Derek Chollet on “A Problem From Hell”: America and the Age of Genocide by Samantha Power
“A Problem from Hell”: America and the Age of Genocide.
Basic Books. 610 pages. $30.00
In april 1994, the month that Rwanda’s government-backed Hutu militias began slaughtering hundreds of thousands of ethnic Tutsis in what Samantha Power describes as the “fastest, most efficient killing spree of the twentieth century” — reaching a death toll of at least 800,000 in 100 days — President Bill Clinton’s National Security Adviser, Anthony Lake, issued a statement calling on Rwanda’s Hutu military leaders to “do everything in their power to end the violence immediately.” Given what was happening, that a senior U.S. official would make such a standard demand is not surprising. But Lake’s statement proved to be the only official public attempt to prod the Rwandan government to stop the bloodshed. Neither he nor President Clinton ever even bothered to call a meeting to discuss what was happening, or seriously considered whether there was anything more the U.S. could do. Looking back six years later, Lake candidly admits that this episode, topped by his lackluster and lonely effort at influencing events, was, in his words, “truly pathetic.”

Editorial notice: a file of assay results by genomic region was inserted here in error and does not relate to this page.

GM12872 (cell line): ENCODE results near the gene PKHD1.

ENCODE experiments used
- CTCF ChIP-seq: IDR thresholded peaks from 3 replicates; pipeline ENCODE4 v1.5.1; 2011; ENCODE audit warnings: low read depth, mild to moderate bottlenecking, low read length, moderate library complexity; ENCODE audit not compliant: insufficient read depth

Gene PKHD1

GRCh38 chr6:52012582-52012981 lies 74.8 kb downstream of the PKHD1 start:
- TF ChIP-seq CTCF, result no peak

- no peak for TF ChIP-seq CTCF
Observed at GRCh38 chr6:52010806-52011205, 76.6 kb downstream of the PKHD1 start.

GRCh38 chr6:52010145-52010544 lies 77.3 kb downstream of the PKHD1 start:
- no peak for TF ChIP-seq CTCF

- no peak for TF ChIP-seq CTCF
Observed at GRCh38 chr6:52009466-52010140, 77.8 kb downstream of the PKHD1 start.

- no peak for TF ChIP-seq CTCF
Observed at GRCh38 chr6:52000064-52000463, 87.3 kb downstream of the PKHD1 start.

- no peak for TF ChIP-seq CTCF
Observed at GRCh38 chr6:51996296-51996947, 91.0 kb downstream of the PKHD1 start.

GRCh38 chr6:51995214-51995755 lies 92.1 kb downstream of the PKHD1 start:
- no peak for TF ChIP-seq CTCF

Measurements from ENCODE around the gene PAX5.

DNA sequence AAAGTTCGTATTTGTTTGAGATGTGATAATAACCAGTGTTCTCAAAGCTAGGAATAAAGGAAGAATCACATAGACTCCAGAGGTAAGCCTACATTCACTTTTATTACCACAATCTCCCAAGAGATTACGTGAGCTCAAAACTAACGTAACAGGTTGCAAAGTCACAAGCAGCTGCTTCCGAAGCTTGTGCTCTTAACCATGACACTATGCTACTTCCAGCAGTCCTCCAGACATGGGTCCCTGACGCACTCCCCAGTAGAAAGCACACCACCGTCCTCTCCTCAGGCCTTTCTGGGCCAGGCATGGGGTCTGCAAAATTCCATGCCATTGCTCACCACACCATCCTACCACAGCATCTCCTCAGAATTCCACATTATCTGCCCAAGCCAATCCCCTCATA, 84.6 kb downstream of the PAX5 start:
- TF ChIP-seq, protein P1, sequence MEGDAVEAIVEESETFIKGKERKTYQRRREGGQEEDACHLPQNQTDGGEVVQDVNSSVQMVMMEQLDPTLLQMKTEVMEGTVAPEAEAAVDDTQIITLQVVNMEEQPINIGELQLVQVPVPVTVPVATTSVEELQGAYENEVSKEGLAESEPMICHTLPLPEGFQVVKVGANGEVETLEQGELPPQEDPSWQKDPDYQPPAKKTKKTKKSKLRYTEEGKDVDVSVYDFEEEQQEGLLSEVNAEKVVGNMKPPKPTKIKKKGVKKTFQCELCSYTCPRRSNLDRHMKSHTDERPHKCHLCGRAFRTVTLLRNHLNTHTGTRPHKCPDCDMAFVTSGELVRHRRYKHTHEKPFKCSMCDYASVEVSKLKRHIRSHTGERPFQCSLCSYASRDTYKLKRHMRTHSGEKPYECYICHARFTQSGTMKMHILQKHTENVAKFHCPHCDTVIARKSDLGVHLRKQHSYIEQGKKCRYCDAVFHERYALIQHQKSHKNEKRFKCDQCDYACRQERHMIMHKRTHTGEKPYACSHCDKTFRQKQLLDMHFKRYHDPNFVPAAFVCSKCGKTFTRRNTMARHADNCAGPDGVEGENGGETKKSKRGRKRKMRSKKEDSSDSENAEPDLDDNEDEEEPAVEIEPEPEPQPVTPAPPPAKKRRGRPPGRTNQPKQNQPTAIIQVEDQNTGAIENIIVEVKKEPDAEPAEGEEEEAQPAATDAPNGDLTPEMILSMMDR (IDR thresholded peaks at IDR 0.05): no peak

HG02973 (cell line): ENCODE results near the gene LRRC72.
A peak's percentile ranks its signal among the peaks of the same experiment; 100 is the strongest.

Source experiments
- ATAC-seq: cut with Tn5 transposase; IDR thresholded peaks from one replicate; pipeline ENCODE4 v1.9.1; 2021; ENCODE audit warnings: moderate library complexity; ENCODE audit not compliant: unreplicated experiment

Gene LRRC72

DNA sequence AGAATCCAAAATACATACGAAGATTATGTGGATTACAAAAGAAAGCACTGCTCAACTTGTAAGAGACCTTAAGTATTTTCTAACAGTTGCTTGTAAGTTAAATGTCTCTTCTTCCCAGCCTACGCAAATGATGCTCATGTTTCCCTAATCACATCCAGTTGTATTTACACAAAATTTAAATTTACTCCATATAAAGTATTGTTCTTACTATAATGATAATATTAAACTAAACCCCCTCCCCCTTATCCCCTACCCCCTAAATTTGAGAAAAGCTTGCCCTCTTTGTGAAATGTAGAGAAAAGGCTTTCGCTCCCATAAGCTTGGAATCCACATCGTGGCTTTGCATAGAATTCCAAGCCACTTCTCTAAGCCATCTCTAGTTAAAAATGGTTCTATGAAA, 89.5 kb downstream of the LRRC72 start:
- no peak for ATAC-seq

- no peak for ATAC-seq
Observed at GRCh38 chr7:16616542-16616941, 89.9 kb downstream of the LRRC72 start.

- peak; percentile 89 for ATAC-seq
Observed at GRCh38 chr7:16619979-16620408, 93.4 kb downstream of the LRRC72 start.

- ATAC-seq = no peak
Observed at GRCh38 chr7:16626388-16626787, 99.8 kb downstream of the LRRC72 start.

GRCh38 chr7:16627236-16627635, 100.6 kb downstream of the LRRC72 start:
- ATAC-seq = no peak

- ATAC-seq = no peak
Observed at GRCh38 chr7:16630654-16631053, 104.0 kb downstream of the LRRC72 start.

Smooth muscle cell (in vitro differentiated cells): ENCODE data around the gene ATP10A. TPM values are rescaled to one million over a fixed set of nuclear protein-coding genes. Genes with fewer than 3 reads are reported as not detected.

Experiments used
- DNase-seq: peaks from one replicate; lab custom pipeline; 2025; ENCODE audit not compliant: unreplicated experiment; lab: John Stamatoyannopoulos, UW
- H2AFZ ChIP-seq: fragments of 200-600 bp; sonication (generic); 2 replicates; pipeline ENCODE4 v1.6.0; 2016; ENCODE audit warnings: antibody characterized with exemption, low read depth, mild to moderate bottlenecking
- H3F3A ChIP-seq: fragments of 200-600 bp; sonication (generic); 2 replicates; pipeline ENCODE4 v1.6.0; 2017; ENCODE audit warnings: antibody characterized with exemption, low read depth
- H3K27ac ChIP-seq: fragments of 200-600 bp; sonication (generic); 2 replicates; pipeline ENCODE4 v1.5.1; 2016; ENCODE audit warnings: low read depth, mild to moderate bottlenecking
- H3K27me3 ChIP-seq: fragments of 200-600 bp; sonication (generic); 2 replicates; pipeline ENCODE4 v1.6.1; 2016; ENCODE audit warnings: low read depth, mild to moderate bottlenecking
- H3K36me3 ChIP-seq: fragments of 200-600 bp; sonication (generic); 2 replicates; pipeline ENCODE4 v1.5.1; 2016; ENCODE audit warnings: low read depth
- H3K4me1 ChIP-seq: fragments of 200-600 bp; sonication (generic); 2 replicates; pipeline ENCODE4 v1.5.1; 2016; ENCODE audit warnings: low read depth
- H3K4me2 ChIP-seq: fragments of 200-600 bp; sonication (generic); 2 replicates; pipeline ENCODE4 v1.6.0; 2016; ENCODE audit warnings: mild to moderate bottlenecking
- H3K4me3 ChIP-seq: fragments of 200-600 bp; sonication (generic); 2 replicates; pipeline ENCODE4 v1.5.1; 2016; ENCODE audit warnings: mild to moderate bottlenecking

Reading Samantha Power’s stunning narrative of American inaction during the Rwanda crisis, many will certainly come to share Lake’s conclusion. This was genocide, plain and simple. Innocents were systematically and ruthlessly targeted for harm not because of anything they did, but for who they were. And despite all the earnest post-Holocaust rhetoric of “never again” or the fact that the U.S. was obliged to act according to the Genocide Convention the Senate ratified in 1986, Washington did nothing.